(The following is a repost from the Library of Congress Blog.)
The Library’s collection of Yiddish American sheet music is an unusual one for the Library of Congress, mostly because of the way it came together: It started not with acquisition of materials that were then cataloged, but with a catalog.
Lawrence Marwick retired as head of the Library’s Hebraic Section in 1980. Soon afterward, he set out to compile a list of Yiddish American plays and music the Library of Congress had acquired as deposits with copyright registrations. Because the deposits had not been cataloged, these works were virtually unknown to scholars at the time, and Marwick wanted to rectify that. He started by recording information on some 5,000 index cards.
While doing so, he read a story in the New York Times about music historian Irene Heskes and her project to organize a collection of sheet music owned by the Hebrew Publishing Company of New York City. The collection included many Yiddish popular songs performed by stars of the Jewish stage. Marwick wrote to Heskes, and she agreed to meet him in Washington, D.C. Unfortunately, in October 1981, before Heskes could come, Marwick fell ill and died.
But his vision for Yiddish American sheet music acquired through copyright endured thanks to Heskes. She began in 1984 to revise and expand Marwick’s unfinished work, adding composers, arrangers, publishers and other information. Her efforts culminated in “Yiddish American Popular Songs, 1895 to 1950: A Catalog Based on the Lawrence Marwick Roster of Copyright Entries,” published by the Library of Congress in 1992. Heskes donated sheet music from her Hebrew Publishing Company research to the Library after the book’s publication.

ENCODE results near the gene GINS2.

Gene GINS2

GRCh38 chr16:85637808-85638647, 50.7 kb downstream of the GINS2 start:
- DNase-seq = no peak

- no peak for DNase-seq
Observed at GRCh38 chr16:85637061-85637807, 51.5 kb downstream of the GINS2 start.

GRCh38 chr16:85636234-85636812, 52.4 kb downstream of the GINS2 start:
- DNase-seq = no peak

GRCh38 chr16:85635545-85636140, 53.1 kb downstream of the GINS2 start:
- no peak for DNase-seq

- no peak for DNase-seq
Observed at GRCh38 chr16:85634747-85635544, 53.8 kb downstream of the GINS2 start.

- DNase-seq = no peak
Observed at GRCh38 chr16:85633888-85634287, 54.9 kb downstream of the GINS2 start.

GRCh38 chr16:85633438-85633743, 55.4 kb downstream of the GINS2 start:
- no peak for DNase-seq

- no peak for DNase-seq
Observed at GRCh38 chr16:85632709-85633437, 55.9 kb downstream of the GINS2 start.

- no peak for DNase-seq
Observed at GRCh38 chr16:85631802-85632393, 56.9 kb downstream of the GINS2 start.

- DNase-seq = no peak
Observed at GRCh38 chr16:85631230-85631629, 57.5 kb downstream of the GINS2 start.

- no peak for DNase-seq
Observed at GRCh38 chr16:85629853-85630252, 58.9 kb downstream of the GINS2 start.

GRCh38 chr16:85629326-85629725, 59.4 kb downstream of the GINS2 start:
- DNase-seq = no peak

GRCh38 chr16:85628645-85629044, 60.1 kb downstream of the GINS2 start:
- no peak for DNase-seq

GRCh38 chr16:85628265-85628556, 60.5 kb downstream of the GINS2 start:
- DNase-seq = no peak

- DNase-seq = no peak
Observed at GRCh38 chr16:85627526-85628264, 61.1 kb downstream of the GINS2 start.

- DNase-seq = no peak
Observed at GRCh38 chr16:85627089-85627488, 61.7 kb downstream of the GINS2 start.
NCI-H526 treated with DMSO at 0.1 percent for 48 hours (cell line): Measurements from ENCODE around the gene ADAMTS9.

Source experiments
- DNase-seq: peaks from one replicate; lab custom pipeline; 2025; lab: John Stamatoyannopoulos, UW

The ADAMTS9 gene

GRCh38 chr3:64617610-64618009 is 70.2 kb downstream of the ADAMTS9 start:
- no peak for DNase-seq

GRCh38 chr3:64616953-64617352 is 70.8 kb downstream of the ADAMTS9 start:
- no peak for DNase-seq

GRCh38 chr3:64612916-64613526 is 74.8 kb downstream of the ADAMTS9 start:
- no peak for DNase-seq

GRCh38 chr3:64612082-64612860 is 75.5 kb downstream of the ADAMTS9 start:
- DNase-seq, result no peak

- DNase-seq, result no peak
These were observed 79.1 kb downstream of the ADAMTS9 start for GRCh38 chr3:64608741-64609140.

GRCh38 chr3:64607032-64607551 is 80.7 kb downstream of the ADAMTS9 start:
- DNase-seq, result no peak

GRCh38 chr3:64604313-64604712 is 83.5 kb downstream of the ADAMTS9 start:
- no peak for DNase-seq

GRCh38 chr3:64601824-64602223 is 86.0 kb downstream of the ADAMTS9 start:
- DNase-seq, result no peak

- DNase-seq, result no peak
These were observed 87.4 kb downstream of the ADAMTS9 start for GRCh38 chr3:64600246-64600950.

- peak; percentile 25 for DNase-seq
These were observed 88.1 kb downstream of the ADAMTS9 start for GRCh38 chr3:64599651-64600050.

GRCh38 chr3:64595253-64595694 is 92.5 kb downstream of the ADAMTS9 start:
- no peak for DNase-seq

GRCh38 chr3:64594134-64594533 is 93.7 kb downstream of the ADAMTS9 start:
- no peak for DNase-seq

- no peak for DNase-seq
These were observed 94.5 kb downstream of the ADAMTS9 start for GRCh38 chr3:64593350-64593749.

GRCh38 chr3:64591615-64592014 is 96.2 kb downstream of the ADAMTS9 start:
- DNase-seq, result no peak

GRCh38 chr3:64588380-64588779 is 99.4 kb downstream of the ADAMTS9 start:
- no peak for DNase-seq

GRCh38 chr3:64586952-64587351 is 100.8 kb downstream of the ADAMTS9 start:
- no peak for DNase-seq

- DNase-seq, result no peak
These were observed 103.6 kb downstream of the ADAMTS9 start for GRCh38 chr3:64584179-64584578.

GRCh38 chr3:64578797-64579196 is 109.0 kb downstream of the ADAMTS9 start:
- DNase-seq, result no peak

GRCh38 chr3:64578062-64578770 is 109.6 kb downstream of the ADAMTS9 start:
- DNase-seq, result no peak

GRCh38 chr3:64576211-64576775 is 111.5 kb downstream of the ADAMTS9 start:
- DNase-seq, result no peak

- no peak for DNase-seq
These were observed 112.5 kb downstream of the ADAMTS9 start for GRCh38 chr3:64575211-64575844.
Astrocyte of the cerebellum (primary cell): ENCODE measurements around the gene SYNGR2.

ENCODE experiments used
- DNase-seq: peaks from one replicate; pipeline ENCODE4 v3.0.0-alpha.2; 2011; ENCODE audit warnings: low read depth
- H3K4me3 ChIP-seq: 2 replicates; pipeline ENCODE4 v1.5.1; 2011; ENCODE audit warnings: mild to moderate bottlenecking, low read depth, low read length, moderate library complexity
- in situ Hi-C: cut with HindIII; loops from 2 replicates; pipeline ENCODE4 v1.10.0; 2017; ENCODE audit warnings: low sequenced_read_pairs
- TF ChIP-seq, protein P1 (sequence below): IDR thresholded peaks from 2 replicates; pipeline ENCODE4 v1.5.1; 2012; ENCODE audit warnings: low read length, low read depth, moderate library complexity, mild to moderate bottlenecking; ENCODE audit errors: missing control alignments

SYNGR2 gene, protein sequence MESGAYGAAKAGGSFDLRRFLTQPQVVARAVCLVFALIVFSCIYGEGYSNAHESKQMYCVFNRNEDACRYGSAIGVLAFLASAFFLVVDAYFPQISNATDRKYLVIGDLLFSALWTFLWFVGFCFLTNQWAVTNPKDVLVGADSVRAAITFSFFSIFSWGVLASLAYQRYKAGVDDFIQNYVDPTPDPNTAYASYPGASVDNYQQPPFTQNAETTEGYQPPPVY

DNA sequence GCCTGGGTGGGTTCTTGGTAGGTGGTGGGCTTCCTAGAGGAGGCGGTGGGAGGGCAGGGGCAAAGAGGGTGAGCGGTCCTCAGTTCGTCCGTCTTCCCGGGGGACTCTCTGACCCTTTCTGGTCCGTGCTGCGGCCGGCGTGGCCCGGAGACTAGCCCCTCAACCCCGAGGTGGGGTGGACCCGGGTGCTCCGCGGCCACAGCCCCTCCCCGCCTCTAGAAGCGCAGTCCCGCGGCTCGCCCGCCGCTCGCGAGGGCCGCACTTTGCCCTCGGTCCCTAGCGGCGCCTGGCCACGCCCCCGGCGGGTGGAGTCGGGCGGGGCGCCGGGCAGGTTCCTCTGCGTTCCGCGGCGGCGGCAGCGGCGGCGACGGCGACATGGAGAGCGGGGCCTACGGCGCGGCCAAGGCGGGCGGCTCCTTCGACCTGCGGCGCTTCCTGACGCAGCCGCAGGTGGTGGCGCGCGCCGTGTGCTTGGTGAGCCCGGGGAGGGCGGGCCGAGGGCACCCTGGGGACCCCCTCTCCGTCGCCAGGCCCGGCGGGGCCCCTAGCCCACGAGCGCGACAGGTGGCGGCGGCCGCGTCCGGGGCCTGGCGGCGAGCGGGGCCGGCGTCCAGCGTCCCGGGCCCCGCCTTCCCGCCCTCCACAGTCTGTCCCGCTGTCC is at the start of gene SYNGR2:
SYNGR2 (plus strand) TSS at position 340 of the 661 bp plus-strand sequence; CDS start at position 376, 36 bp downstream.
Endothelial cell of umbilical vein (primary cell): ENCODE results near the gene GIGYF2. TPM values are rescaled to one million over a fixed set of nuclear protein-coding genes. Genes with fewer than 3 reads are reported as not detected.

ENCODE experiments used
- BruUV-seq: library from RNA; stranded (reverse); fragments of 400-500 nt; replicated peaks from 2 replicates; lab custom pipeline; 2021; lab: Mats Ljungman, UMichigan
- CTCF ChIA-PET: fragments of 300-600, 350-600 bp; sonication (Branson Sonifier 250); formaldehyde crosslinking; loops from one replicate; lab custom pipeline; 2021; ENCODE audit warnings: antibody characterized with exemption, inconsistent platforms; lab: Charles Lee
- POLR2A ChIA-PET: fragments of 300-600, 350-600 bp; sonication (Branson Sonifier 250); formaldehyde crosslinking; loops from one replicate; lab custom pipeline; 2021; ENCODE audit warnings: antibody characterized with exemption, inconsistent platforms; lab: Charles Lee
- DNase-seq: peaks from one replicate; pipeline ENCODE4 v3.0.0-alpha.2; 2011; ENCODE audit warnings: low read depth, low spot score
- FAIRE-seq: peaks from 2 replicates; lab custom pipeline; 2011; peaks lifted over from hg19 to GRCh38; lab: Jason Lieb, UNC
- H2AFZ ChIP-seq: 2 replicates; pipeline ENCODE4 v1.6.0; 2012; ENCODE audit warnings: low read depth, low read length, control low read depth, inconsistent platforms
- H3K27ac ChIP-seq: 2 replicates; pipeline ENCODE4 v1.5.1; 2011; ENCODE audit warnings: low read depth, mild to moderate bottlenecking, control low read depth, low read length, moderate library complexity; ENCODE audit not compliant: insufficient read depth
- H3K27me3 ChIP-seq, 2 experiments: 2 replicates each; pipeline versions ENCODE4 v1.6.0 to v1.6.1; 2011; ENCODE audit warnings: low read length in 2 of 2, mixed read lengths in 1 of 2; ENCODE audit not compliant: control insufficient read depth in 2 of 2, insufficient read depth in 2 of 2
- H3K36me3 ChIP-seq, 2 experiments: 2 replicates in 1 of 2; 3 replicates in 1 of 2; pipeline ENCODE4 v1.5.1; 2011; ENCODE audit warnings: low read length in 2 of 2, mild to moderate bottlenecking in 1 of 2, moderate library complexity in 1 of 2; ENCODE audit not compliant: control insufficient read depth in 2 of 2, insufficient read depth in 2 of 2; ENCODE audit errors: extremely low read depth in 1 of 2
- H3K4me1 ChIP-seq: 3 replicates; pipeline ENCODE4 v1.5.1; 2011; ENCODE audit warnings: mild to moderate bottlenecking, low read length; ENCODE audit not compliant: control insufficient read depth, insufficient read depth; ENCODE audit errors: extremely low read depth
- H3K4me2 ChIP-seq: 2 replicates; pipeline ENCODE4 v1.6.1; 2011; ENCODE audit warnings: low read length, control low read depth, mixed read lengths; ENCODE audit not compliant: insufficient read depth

Much of the Library’s Yiddish American Popular Sheet Music Collection has roots in the Yiddish theater. It thrived in the Bowery area of New York City’s Lower East Side from the 1880s into the mid-20th century and expanded into a network of theaters in Jewish communities around the country. The collection also features popular arrangements of folk songs and sacred songs as well as instrumental numbers. Some compositions, most notably those of composer and violinist Abe Schwartz, became standards in the field of klezmer music.
Most items in the online presentation of the collection—which includes more than 1,300 items—were scanned from printed copies of sheet music published by companies that specialized in Jewish music. But many are copyright deposits that were submitted to the Library as unpublished manuscripts. These unique items are in many ways the jewels of this collection. Some also exist in published form, but many were never published and appeared publicly for the first time in the online presentation.
The online presentation stops at 1922, because many works published after that year remain under copyright protection in the United States. Researchers can access post-1922 items from the Yiddish American Popular Sheet Music Collection in the Library’s Performing Arts Reading Room.
Lawrence Marwick’s bibliography of more than 1,000 copyrighted Yiddish plays was published separately. A finding aid to the plays is available in the Library’s African and Middle Eastern Reading Room. In addition, 77 unpublished playscripts are available online.